Thursday, January 24, 2013

first book of 2013: "Death with Interruptions"


 This cover design wasn't used for the U.S. edition, but it's lovely!

      What if death was no longer a fact of life? In an unnamed country, the unthinkable happens: no one dies. Initial jubilation about eternal life gives way to a great deal of fretting and machinations by a variety of groups, ranging from undertakers, government officials, religious leaders, and nursing-home operators. None of these folks escape being skewered by Saramago's sharp eye and keener prose; he loves showing how fallible and self-serving such institutions can be. Meanwhile, families face the tough choice of letting the once-terminally ill linger on indefinitely, neither getting better nor worse, or crossing the border in secrecy to let the ill meet death.
      Speaking of meeting death - one of the best parts of this novel is that we readers get to meet death, too. Saramago's characterization of death (small d, please, she takes that seriously) is tender and whimsical. death likes to send all of her important correspondence on violet stationery, talks to her scythe, and makes impulsive decisions.
        This is the third book of Saramago's that I've read. The first book was "All the Names," which holds a special place as one of my all-time favorite novels. Then I struggled through "Blindness," which took multiple attempts to complete. It seems that's one of his more popular novels, but stories about apocalypse/utter breakdowns of society really unsettle me.  One event in that novel, in particular, horrified me so much that I'd stop reading there. It's not a novel that I want to reread, but I am interested in exploring his other works.
         Saramago's writing style takes a little bit of adjustment; he eschews quotation marks and embraces long sentences. I ended up reading the first several dozen pages out loud to myself and found that it really helped me get into the story. Reading out loud was particularly helpful when untangling dialogue. His books are not breezy beach reads, but if you enjoy reading slowly and carefully, a bit at a time, Saramago will make you laugh, wince in recognition, think, feel deeply, and wonder.
        I was working on a favorite books of 2012 post as the year wrapped up, but then the stomach superbug hit our household at New Year's, and the post has been languishing in my drafts. Guess I'm not giving up procrastination after all this year ... but I'll be posting it before the month ends. (Because I'm just an early birdy like that ... )

6 comments:

  1. Do you think he was influenced by Neil Gaiman's Sandman series (for his portrayal of Death)? I was going to ask the same about the concept of "no death" via the last Torchwood series, but this book came first.

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  2. This sounds like a really interesting book...I love book recommendations :)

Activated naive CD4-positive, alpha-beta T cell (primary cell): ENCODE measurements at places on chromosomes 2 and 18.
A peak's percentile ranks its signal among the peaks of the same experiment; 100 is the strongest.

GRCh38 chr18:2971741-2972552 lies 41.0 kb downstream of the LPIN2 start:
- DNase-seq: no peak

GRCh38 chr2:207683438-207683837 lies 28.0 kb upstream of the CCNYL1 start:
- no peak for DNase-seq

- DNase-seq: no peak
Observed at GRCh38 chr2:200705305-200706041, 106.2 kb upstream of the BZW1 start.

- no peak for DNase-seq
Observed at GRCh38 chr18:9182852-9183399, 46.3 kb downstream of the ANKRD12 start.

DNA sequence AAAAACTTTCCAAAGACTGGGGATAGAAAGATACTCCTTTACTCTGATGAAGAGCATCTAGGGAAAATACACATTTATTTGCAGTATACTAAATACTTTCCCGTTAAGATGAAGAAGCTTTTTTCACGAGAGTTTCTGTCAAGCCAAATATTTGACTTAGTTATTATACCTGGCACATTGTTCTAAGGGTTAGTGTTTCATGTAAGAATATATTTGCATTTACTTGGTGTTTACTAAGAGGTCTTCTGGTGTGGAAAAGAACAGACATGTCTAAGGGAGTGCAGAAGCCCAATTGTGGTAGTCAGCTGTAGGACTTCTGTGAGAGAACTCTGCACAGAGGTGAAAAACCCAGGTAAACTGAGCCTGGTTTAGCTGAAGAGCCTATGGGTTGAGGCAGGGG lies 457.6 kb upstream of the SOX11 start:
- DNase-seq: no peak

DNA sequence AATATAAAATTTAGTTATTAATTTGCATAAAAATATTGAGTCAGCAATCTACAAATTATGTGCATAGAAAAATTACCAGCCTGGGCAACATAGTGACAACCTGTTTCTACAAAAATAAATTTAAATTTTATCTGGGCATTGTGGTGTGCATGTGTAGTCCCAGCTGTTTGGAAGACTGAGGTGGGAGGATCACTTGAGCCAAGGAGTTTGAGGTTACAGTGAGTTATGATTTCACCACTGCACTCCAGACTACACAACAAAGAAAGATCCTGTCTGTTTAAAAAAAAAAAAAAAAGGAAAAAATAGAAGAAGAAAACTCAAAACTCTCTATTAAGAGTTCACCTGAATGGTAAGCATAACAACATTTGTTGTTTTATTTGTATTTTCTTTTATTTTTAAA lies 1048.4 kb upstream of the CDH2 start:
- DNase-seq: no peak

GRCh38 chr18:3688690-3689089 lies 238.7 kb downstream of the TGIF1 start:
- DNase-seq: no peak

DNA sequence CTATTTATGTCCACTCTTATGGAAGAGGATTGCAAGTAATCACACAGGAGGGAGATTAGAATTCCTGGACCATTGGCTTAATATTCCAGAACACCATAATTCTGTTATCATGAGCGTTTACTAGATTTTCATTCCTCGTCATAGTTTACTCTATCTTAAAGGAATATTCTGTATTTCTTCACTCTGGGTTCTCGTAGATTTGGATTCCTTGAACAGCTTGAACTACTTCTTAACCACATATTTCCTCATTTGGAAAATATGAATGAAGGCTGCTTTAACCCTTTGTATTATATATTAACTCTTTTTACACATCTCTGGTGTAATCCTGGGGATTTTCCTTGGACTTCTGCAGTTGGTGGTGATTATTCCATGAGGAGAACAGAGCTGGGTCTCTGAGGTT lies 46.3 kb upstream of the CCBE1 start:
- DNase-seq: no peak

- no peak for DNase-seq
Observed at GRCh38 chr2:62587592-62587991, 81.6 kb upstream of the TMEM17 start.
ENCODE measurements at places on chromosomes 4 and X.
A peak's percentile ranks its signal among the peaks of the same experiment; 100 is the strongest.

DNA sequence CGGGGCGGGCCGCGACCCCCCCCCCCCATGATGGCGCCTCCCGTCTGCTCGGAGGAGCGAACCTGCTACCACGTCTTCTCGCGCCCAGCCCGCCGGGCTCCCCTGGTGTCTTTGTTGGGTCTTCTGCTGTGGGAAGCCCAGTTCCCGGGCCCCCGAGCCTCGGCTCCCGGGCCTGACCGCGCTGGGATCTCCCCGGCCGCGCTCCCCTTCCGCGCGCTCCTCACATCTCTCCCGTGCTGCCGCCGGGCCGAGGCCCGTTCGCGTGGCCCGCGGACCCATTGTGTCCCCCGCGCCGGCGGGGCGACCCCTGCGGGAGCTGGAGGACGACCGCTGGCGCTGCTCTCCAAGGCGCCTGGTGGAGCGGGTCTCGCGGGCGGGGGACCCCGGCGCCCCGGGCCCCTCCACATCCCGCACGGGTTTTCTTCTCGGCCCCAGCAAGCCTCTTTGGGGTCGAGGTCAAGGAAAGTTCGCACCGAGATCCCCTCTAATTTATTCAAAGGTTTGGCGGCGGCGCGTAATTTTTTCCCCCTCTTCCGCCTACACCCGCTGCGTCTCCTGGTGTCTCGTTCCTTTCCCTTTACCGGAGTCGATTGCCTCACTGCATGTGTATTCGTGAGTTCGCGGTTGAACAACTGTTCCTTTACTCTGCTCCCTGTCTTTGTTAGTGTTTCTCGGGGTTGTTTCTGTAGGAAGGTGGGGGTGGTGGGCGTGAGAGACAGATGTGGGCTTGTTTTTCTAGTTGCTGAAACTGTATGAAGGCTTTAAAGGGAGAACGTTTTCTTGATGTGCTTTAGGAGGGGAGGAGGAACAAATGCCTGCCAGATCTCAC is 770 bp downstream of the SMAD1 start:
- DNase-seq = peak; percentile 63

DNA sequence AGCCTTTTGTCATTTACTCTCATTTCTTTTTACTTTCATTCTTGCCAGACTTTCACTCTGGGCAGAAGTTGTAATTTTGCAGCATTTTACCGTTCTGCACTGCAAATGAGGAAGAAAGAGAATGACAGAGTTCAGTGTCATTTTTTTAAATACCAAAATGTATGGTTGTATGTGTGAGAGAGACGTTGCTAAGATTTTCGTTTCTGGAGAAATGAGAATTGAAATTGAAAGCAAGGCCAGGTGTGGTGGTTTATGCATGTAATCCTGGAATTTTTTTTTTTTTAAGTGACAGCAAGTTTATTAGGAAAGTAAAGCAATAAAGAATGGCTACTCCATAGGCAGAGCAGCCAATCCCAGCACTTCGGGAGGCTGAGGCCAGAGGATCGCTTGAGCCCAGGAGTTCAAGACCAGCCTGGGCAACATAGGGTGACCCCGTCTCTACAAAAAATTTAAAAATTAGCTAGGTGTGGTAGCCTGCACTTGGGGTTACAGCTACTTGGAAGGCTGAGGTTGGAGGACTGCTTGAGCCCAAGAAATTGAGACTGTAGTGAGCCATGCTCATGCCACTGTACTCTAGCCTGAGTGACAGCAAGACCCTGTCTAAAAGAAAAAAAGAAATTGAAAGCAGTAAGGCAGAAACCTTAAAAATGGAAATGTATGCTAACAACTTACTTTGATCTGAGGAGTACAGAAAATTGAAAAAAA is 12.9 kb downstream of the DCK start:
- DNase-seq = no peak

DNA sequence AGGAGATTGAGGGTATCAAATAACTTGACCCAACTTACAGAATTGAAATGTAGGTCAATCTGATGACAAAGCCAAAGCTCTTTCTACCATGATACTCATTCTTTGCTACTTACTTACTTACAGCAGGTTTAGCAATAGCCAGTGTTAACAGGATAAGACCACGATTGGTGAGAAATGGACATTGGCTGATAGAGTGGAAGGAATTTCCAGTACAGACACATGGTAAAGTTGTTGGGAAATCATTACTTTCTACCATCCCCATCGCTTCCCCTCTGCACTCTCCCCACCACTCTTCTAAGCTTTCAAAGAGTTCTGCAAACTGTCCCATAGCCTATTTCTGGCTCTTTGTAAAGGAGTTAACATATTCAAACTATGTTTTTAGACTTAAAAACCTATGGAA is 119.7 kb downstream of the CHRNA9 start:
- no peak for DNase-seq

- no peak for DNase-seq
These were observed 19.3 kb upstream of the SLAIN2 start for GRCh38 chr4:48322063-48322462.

Annie

    The Other Side of Gray

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  3. Oooh - good question, Erin! I haven't read the Sandman series in years (and my sister and I stupidly donated the entire paperback set while cleaning out our family home before its sale. We still wish we hadn't done it!) I suppose that now I will just have to check the series out from the library and see how they compare. Saramago writes in Portuguese, so I'm not sure whether he would have been exposed to Gaiman's work, but it's an interesting idea I need to investigate.

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  4. Thanks, Annie! I love book recommendations too ... there are so many books out there, it's nice to hear what someone else thought about a book. :)

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  5. I'm going to have to go find this book, it sounds so interesting! (And I need a new books, I think I've re-read everything in the house multiple times by now.)
    I understand what you mean about his other book though, I got half-way through Gone Baby, Gone and had to put it down, I was so freaked out and disgusted by it. (It was recommend to me a great book, very thrilling and it was just too traumatizing to finish. My dad and husband tried to read it after me and they ran into the same thing, half way through they had to put it down because it was so horrible and disturbing.) I always like the survivor aspect of Apocalypse books but there are some that get into the same territory just really vile and awful to read.

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  6. I've heard good things about Lehane, but what you said about that particular novel has convinced me that I don't need to read it. :p It's interesting to consider why people stop reading a novel. For instance, I loaned a friend my copy of Graham Salisbury's "The Eyes of the Emperor" (YA novel about Japanese-American soldiers during WWII), and she said she couldn't finish it because she was so upset about how the soldiers had been treated. It's not an easy or light novel, because Salisbury shows vividly how much discrimination the soldiers encountered, but it is an important novel because he covers an aspect of their experience that is not well-known.

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